LDEO Research Blogs

  • Off the U.S. Pacific Northwest coast, the 680-mile-long Cascadia subduction zone has produced giant earthquakes and tsunamis like the one that ravaged Japan last year--the most recent, in 1700. These quakes are thought to come every several hundred years; to help understand subduction processes along this zone, scientists at sea and on land are conducting the first-ever imaging of an entire plate-the Juan de Fuca-from the ridge where it is growing, to the trench where is diving under North America.

  • Tiny plants beneath northern sea ice feed all marine life. But warming temperatures and shrinking ice cover are changing the timing of spring phytoplankton blooms and causing some species to thrive while others decline. Aboard the R/V Oscar Dyson, scientists will study this spring’s sea-ice retreat and phytoplankton bloom in the Bering Sea off Alaska. Follow Lamont plankton ecologist Beth Stauffer as she blogs from the field.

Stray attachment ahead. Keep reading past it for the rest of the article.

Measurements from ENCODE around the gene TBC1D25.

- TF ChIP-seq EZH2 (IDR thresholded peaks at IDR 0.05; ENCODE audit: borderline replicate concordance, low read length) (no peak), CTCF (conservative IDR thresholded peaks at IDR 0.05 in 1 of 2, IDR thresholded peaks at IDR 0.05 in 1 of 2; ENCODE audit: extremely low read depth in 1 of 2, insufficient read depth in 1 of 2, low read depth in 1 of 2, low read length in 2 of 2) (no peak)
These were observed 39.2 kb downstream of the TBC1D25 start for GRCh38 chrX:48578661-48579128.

• Indonesia's Puncak Jaya, earth's highest island peak and the tallest mountain between the Andes and the Himalayas, holds the last glaciers in the tropical Pacific. Ancient ice from such high, frozen peaks lets scientists examine past climates and understand mechanism of possible future climate changes--but with alpine glaciers melting, retrieving samples is a race against time, as well as against the dangers of extreme altitude. This month, an expedition co-organized by glaciologist Lonnie Thompson of Ohio State University and oceanographer Dwi Susanto of Columbia University's Lamont-Doherty Earth Observatory scales Puncak Jaya to drill out ice cores that may go back hundreds, or thousands, of years. Follow Susanto’s reports from the field here.

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